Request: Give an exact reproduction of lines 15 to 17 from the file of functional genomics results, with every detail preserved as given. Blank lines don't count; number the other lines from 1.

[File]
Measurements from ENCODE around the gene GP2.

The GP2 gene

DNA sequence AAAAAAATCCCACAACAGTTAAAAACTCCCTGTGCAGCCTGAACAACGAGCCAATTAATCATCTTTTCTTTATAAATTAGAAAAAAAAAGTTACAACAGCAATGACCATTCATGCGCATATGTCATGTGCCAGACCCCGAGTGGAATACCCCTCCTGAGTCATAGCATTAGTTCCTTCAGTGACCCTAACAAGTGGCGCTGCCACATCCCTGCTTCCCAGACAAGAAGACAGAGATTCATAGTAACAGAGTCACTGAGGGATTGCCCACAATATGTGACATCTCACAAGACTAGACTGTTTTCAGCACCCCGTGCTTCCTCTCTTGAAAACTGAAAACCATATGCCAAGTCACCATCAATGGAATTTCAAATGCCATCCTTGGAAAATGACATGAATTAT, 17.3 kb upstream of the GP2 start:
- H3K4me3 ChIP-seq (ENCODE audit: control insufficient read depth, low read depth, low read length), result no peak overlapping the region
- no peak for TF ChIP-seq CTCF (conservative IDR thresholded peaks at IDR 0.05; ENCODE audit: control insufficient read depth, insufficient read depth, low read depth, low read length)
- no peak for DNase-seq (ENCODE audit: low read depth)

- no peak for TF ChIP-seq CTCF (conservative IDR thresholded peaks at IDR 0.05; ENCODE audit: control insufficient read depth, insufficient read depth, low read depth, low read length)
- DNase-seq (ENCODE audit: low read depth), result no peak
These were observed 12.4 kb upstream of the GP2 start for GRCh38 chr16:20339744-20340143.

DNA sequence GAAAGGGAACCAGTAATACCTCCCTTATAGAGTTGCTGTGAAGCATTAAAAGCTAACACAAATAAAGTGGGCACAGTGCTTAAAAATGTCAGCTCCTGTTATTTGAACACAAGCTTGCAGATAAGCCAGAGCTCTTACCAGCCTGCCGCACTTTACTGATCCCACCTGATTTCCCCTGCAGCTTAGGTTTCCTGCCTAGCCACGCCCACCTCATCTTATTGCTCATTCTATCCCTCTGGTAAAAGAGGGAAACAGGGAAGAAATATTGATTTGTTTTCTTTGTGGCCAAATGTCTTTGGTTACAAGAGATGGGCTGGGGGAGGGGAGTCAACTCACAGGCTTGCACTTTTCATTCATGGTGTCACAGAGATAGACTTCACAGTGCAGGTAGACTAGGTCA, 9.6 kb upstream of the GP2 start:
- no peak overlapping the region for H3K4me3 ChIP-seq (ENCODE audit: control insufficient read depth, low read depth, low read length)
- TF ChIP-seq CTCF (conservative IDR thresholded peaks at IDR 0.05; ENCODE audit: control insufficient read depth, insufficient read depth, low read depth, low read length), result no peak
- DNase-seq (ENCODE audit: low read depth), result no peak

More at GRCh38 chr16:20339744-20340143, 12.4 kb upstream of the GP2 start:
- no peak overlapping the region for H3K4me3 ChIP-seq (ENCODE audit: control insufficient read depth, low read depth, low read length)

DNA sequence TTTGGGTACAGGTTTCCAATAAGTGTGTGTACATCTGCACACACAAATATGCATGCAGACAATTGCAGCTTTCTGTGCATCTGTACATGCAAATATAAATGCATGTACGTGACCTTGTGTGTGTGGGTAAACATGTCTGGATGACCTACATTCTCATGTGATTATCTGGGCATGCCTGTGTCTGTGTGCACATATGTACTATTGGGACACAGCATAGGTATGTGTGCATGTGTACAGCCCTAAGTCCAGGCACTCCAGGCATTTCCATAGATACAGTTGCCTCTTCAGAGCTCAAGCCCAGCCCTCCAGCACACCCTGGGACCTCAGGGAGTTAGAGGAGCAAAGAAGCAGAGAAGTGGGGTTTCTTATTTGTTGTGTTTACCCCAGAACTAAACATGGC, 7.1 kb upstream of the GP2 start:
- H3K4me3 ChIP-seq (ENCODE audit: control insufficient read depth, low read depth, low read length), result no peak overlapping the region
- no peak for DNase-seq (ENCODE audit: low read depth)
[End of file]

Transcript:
- no peak overlapping the region for H3K4me3 ChIP-seq (ENCODE audit: control insufficient read depth, low read depth, low read length)

DNA sequence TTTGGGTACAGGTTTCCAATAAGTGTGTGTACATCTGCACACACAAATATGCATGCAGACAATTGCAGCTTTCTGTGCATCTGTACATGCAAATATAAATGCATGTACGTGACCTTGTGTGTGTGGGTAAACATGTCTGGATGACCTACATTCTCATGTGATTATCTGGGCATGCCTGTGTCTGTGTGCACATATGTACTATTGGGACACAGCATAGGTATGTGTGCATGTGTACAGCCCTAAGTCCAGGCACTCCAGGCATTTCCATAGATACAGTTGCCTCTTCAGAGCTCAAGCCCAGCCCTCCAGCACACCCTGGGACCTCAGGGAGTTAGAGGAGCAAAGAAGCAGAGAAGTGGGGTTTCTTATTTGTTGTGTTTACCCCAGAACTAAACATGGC, 7.1 kb upstream of the GP2 start:
- H3K4me3 ChIP-seq (ENCODE audit: control insufficient read depth, low read depth, low read length), result no peak overlapping the region